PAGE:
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See also: dee'd and 'deed

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EnglishEdit

 
A deed of displacement (4).

EtymologyEdit

From Middle English dede, from Old English dēd, dǣd (deed, act), from Proto-Germanic *dēdiz (deed), from Proto-Indo-European *dʰéh₁tis (deed, action). Analyzable through Proto-Germanic as do +‎ -th. Cognate with West Frisian died, Dutch daad (deed, act), German Low German Daad, German Tat (deed, action), Swedish, Norwegian and Danish dåd (act, action). The Proto-Indo-European root is also the source of Ancient Greek θέσις (thésis, setting, arrangement).

PronunciationEdit

  • IPA(key): /diːd/
  • (file)
  • Rhymes: -iːd

NounEdit

deed (plural deeds)

  1. An action or act; something that is done.
    • Bible, Genesis xliv. 15
      And Joseph said to them, What deed is this which ye have done?
  2. A brave or noteworthy action; a feat or exploit.
    • Spenser
      knightly deeds
    • Dryden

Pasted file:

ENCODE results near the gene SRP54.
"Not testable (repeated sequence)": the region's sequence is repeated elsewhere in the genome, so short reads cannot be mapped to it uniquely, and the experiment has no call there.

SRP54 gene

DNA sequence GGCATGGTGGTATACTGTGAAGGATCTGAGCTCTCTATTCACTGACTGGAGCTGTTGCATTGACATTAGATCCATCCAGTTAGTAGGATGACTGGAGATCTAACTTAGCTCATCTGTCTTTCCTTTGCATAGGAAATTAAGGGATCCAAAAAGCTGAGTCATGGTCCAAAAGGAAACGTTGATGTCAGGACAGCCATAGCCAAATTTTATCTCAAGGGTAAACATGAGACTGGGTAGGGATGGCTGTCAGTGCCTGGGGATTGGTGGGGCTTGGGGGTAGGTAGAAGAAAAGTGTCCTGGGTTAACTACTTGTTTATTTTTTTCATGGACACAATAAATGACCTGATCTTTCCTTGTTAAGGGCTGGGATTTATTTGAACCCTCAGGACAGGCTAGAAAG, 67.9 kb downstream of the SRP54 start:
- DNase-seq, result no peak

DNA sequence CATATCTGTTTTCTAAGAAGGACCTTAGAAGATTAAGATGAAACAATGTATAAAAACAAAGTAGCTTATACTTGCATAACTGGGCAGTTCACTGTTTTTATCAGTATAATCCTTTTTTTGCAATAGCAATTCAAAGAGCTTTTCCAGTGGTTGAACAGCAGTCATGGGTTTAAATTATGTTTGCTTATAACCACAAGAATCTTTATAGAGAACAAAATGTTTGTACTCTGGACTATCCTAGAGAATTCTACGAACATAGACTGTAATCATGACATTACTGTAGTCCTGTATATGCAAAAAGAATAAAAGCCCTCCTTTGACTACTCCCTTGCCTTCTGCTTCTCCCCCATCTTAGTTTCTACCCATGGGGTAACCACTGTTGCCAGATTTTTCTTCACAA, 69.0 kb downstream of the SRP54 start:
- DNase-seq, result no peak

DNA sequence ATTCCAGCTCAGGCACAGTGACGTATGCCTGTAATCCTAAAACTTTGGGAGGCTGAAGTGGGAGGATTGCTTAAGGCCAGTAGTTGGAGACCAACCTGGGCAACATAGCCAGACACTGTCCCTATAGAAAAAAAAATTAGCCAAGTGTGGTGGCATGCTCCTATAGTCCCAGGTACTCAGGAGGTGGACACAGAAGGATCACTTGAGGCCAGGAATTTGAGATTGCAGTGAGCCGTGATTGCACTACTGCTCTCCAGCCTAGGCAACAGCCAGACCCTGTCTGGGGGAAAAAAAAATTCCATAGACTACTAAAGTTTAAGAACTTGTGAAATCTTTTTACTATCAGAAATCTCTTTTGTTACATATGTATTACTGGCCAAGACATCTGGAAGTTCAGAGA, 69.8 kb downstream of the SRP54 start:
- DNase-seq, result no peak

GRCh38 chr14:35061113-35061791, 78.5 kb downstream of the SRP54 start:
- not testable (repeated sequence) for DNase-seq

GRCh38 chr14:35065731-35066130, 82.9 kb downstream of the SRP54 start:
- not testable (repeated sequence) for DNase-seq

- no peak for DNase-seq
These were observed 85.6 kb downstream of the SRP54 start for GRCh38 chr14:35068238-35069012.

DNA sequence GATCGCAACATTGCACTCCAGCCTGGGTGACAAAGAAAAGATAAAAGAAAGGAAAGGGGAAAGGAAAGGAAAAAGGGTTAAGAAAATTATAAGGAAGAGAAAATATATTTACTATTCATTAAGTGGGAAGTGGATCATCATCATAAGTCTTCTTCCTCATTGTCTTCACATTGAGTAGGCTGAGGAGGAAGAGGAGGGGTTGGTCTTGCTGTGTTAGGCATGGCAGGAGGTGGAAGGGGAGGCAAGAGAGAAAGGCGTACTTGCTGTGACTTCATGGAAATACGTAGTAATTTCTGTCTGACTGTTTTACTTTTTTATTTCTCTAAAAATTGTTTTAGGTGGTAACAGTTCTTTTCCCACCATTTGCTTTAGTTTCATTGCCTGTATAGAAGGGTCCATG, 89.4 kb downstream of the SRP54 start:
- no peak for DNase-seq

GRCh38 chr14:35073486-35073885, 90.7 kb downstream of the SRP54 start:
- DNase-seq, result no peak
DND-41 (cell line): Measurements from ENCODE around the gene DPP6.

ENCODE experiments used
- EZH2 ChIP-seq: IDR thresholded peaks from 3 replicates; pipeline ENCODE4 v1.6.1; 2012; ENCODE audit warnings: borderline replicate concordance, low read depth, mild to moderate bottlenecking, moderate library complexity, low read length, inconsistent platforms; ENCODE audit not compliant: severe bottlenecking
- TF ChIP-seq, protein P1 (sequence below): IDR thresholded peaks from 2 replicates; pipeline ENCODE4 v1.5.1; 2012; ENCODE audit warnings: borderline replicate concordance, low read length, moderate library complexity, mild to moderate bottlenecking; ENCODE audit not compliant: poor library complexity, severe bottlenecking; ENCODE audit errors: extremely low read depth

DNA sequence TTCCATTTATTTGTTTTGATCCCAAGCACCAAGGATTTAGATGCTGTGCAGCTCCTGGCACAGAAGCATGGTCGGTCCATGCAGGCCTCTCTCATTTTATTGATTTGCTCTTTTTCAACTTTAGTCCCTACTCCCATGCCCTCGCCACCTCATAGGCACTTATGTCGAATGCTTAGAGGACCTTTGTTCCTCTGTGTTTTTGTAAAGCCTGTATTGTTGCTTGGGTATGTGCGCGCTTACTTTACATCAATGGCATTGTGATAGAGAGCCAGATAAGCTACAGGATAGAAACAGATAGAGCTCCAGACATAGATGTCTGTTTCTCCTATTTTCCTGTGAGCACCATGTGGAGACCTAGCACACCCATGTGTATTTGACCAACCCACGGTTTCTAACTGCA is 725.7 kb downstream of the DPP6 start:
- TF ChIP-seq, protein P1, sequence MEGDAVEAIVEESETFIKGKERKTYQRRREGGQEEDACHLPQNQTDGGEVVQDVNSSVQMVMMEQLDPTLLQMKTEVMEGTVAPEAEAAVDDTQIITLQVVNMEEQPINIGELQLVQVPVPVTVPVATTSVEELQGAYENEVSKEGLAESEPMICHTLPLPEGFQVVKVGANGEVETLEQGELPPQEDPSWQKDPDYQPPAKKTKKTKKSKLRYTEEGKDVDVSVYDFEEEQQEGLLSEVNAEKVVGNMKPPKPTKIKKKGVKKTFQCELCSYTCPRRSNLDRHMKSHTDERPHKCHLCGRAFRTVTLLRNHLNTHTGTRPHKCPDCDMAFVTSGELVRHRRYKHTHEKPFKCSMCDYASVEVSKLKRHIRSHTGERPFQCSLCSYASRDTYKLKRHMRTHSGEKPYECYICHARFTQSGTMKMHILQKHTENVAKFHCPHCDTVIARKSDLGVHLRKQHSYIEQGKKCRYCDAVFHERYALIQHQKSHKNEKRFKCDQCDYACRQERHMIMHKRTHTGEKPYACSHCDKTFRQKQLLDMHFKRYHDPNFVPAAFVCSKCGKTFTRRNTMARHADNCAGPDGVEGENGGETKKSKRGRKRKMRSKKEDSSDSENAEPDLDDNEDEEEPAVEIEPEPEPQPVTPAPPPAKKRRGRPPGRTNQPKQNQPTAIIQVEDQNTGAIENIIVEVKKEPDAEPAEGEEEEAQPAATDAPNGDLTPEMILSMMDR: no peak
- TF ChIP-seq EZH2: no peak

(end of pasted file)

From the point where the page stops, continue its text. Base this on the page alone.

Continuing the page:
whose deeds some nobler poem shall adorn
  3. Action or fact, as opposed to rhetoric or deliberation.
    I have fulfilled my promise in word and in deed.
  4. (law) A legal contract showing bond in form of a document.
    I inherited the deed to the house.

SynonymsEdit

Derived termsEdit

TranslationsEdit

VerbEdit

deed (third-person singular simple present deeds, present participle deeding, simple past and past participle deeded)

  1. (informal) To transfer real property by deed.
    He deeded over the mineral rights to some fellas from Denver.

Derived termsEdit

TranslationsEdit


DutchEdit

PronunciationEdit

VerbEdit

deed

  1. singular past indicative of doen

AnagramsEdit


Middle EnglishEdit

Alternative formsEdit

EtymologyEdit

From Old English dēad, from Proto-Germanic *daudaz.

AdjectiveEdit

deed

  1. dead (no longer alive)

DescendantsEdit


ScotsEdit